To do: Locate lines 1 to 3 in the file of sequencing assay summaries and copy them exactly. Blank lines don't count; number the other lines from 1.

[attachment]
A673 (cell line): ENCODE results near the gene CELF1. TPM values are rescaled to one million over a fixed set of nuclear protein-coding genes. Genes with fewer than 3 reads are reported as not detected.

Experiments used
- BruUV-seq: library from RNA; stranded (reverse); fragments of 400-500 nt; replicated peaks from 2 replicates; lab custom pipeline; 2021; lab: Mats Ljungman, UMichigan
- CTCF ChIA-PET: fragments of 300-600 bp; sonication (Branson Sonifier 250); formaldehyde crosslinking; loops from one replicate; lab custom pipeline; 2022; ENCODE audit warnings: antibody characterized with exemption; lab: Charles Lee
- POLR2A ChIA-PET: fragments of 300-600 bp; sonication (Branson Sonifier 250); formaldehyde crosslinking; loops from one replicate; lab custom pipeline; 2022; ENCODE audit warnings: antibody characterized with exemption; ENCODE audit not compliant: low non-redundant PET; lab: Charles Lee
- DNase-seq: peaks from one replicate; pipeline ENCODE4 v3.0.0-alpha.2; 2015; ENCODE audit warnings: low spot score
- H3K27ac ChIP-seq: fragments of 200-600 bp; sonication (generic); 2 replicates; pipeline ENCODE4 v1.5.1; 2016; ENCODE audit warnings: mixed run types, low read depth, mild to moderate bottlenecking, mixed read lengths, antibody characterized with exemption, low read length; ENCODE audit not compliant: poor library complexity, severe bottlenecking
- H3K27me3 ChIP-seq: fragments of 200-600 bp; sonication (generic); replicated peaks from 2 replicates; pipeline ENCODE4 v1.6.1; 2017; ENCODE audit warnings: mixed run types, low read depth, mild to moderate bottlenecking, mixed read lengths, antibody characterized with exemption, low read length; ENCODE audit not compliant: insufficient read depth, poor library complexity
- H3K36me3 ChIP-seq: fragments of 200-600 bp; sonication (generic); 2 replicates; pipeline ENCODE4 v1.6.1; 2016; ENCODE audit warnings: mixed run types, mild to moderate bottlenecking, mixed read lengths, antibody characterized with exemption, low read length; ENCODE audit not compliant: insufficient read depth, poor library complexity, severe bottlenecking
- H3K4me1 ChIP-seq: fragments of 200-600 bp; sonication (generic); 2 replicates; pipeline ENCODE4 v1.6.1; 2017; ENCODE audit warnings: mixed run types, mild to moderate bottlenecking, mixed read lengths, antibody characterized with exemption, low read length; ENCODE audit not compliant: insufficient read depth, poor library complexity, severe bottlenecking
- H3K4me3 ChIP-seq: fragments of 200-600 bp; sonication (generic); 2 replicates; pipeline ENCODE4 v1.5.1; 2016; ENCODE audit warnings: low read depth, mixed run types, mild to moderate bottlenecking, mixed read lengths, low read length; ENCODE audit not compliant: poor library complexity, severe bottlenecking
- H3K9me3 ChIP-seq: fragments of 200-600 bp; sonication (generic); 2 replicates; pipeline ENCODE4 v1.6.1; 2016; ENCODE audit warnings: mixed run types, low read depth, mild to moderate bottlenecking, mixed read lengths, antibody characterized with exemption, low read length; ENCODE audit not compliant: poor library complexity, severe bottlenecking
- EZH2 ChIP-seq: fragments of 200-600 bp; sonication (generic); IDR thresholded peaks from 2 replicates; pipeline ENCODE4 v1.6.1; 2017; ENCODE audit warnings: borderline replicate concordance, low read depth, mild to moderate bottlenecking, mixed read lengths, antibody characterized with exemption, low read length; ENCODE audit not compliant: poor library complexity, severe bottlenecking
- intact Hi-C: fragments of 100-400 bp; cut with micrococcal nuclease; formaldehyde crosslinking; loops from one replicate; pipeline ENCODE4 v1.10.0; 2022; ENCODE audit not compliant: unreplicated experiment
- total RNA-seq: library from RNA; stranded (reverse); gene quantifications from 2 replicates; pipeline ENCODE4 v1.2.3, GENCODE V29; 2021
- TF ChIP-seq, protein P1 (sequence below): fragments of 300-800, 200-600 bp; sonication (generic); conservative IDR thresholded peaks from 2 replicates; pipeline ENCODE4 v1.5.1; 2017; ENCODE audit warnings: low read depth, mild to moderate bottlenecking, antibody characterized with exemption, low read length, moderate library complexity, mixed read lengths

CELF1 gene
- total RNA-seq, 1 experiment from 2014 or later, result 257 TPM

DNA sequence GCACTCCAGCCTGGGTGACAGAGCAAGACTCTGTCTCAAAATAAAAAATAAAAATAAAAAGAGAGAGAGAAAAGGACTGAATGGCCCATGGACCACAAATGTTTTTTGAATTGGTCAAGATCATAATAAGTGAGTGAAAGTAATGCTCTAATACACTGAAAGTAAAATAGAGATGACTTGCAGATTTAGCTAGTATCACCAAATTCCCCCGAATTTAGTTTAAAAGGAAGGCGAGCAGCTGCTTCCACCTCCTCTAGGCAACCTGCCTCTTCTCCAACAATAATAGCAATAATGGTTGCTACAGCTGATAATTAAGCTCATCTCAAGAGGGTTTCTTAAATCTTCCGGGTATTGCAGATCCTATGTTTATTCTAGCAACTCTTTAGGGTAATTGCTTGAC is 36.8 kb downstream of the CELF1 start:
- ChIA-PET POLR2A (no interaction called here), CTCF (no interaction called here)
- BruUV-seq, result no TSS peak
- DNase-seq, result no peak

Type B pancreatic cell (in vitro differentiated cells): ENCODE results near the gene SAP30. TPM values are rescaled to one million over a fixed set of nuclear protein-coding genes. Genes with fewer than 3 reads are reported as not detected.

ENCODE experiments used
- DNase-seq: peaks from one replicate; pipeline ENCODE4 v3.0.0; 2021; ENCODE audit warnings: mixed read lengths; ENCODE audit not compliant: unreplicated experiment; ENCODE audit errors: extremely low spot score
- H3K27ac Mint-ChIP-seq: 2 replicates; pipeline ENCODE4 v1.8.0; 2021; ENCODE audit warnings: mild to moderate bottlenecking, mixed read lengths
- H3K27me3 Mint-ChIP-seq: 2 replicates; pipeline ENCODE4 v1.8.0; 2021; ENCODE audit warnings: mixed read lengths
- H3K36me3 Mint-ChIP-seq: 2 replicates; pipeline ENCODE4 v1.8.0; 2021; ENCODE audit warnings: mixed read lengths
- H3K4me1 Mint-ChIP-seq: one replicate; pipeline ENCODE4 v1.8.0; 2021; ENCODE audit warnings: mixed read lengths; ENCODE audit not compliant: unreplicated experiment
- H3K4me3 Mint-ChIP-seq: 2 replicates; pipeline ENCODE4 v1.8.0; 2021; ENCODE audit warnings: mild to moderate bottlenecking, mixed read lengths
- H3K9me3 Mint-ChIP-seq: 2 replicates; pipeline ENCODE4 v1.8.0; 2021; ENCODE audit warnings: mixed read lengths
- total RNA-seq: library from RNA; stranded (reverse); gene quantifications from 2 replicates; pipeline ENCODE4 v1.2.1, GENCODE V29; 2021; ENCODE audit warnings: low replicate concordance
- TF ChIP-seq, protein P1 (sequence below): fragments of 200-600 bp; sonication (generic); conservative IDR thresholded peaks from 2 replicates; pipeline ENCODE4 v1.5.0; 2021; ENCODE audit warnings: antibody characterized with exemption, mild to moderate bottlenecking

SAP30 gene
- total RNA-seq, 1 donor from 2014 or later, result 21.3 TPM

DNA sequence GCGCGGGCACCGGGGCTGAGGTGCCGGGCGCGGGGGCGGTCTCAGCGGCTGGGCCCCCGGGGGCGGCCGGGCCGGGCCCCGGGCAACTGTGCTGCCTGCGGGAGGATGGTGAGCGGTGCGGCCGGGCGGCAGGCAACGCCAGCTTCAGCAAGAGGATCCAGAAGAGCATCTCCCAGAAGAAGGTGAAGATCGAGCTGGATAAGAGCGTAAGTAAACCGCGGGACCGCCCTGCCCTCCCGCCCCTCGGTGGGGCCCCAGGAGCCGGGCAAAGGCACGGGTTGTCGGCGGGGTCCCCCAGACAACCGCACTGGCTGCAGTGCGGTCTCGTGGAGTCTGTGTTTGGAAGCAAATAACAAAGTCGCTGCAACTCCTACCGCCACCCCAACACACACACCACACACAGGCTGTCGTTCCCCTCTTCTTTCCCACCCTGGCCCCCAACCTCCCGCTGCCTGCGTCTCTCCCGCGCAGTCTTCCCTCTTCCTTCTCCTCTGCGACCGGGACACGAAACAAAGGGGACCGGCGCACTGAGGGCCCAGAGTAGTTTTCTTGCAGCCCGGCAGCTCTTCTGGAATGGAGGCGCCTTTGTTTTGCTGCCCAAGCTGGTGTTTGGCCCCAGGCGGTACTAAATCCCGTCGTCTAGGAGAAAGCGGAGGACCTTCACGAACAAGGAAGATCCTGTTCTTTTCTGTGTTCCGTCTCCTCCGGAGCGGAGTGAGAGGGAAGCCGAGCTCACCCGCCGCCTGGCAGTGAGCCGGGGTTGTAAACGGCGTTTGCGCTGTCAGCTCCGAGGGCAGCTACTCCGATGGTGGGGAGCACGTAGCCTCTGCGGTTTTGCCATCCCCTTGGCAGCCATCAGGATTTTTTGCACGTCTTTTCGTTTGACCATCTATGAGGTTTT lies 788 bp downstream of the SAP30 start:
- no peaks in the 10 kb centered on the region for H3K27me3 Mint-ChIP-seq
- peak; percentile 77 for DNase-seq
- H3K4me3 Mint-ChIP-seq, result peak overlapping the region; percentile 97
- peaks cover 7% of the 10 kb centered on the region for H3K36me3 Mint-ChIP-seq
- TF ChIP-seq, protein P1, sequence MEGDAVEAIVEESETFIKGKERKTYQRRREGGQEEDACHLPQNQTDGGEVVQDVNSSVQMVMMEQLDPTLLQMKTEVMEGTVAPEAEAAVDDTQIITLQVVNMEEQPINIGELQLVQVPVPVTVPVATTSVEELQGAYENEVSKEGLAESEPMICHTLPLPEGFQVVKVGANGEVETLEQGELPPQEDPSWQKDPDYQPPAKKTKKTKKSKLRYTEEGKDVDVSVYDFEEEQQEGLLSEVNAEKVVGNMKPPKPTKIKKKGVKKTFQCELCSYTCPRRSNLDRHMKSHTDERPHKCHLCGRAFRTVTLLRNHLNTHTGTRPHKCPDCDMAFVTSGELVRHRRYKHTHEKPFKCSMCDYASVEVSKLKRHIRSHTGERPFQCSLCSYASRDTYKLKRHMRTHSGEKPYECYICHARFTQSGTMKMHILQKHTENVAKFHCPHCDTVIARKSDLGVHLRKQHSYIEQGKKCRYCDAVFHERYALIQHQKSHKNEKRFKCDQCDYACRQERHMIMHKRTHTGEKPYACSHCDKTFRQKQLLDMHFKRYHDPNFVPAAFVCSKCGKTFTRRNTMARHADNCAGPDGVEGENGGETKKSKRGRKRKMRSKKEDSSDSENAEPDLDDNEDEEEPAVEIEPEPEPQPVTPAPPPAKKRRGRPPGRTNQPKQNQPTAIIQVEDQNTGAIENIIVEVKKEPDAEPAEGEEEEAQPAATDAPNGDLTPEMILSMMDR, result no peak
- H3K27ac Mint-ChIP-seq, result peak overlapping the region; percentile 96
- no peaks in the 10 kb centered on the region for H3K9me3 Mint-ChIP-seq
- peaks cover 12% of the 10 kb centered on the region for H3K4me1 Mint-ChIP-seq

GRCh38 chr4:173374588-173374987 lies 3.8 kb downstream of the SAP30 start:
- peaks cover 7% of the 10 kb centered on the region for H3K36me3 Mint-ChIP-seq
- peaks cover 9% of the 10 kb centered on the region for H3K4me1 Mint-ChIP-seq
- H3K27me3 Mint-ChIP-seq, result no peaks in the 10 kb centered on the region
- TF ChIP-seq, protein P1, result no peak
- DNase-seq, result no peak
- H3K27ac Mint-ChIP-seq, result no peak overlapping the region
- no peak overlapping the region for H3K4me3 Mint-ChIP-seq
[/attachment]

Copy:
A673 (cell line): ENCODE results near the gene CELF1. TPM values are rescaled to one million over a fixed set of nuclear protein-coding genes. Genes with fewer than 3 reads are reported as not detected.

Experiments used
- BruUV-seq: library from RNA; stranded (reverse); fragments of 400-500 nt; replicated peaks from 2 replicates; lab custom pipeline; 2021; lab: Mats Ljungman, UMichigan